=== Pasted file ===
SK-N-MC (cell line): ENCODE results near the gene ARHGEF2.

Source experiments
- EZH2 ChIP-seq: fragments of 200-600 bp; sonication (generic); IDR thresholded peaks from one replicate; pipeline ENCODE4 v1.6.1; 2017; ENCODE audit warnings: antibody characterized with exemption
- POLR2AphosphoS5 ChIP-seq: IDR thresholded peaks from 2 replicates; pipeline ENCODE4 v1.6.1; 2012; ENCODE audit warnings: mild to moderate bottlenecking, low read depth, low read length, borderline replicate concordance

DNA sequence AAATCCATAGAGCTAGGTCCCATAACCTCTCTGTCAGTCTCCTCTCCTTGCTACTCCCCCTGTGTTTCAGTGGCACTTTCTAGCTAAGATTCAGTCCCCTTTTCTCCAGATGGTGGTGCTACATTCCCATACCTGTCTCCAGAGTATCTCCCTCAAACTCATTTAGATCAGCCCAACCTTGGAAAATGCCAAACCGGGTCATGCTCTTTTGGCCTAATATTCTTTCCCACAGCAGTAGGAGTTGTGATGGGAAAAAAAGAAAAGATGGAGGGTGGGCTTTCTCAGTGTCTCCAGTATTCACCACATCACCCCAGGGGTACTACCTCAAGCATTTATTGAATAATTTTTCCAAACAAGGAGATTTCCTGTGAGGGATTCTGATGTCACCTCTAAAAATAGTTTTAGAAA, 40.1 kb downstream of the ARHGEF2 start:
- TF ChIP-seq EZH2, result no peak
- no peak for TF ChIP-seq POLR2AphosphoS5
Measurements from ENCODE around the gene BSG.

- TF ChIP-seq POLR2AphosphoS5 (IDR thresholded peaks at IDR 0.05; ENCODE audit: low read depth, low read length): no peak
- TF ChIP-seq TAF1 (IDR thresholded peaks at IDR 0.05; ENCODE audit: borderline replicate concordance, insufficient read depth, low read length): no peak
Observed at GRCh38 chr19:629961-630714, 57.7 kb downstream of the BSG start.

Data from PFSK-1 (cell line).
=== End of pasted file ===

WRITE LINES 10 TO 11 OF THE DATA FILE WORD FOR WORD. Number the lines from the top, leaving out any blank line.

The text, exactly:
- TF ChIP-seq TAF1 (IDR thresholded peaks at IDR 0.05; ENCODE audit: borderline replicate concordance, insufficient read depth, low read length): no peak
Observed at GRCh38 chr19:629961-630714, 57.7 kb downstream of the BSG start.